Google Pixel XL Review: Android Done Right

Apple’s decision to ditch the headphone jack on the iPhone 7 handsets has been met with widespread disapproval. Samsung is scrambling to put out the fires (figuratively and literally) as it garners bad press for exploding Note 7 devices. Google Pixel XL seems poised to become a viable alternative to these flagship rivals — at least, that’s what Google is hoping for. Here is the Lifehacker verdict.

Google has enlisted the help of HTC to manufacture a premium phone range that includes the 5-inch Pixel and the 5.5-inch Pixel XL. Both phones carry the same hardware and software; it’s just the form factor that’s different. Here are the specifications for both phones.

Google Pixel And Pixel XL Specs

Google Pixel Google Pixel XL
OS Android Nougat Android Nougat
Dimensions 143.8mm x 69.5mm x 8.6 mm 154.7mm x 75.7mm x 8.6 mm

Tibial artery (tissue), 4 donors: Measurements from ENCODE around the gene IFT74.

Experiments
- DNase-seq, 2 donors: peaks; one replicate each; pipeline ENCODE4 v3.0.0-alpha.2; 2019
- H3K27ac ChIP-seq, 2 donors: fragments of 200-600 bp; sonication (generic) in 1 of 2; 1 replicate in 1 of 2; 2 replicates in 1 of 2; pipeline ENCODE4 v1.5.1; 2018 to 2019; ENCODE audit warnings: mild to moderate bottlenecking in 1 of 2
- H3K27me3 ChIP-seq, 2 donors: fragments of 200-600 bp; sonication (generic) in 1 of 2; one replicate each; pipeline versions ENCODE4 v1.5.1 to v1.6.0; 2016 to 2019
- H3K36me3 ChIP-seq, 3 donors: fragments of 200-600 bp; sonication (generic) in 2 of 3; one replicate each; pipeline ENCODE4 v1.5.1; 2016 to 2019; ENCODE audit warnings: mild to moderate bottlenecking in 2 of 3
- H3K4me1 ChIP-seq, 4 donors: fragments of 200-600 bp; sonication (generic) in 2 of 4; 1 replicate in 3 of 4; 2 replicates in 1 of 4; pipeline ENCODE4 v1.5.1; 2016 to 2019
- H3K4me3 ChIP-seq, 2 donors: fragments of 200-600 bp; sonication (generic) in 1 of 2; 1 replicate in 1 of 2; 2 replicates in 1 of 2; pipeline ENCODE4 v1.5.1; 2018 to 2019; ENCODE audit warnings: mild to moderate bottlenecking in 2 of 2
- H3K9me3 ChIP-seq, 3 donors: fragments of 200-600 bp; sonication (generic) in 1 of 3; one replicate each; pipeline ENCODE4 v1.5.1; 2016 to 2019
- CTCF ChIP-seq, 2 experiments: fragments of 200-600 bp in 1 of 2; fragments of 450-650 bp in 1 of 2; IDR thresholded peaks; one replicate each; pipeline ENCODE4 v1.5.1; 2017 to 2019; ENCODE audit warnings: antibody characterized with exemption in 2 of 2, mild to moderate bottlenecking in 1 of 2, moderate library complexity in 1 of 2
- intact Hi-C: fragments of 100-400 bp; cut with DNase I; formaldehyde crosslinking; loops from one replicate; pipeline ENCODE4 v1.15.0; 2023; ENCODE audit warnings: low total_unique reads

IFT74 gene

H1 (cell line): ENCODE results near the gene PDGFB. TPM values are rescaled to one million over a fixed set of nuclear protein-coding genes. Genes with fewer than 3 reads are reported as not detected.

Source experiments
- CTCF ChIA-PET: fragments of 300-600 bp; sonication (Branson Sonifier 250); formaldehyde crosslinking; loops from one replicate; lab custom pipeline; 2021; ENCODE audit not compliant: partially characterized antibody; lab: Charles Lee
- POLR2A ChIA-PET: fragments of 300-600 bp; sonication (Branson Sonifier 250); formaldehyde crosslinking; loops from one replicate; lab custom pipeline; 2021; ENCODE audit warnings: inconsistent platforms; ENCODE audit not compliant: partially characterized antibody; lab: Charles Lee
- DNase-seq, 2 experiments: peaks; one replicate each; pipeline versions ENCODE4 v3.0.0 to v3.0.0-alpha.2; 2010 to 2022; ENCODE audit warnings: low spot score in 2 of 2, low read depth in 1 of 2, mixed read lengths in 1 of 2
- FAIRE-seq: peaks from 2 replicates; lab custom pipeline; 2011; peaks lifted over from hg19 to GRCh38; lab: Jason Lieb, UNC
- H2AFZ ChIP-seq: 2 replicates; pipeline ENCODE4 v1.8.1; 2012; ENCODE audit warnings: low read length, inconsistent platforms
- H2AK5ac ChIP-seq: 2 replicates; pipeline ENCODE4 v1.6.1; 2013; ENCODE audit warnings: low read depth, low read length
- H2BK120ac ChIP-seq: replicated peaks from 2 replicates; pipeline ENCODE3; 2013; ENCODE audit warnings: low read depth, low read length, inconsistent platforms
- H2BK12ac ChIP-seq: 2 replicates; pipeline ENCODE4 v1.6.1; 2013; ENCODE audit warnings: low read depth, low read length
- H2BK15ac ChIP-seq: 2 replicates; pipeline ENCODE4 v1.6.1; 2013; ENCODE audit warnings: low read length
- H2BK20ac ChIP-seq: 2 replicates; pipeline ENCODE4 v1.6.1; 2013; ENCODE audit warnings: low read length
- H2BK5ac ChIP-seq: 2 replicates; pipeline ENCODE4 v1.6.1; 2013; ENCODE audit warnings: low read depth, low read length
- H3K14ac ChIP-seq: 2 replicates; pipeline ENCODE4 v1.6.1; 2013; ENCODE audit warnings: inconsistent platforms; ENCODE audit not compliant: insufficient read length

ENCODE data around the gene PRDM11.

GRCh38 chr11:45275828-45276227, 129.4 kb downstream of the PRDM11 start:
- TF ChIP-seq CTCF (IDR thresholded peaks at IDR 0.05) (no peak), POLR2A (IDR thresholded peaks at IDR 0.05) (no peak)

Weight 138g 168g
CPU Qualcomm Snapdragon 821 Quad Core 2x 2.15GHz/ 2x 1.6GHz Processor Qualcomm Snapdragon 821 Quad Core 2x 2.15GHz/ 2x 1.6GHz Processor
Memory/Storage 32GB/128GB, 4GB LPDDR4 RAM 32GB/128GB, 4GB LPDDR4 RAM
Display 5-inch Hi-Definition AMOLED display 5.5-inch Hi-Definition AMOLED display
Resolution 1080 x 1920 pixels (~441 ppi) 1440 x 2560 pixel (~534 ppi)
Camera 12.3MP with large 1.55um pixels and f/2.0 aperture (rear), 8MP f/2.0 (front) 12.3MP with large 1.55um pixels and f/2.0 aperture, 8MP f/2.0 (front)
Colours Quite Black, Very Silver and Really Blue (not available in Australia) Quite Black, Very Silver and Really Blue (not available in Australia)
Additional features 3.5mm headphone jack, Pixel Imprint fingerprint sensor, Bluetooth 4.0 3.5mm headphone jack, Pixel Imprint fingerprint sensor, Bluetooth 4.0

The Google Pixel range starts at $1079 for the 5-inch Pixel with 32GB internal storage and $1229 for the 128GB version. The 5.5-inch Google Pixel XL with 32GB will set you back $1269 and $1419 for the 128GB version. The colours available in Australia are Quite Black and Very Silver.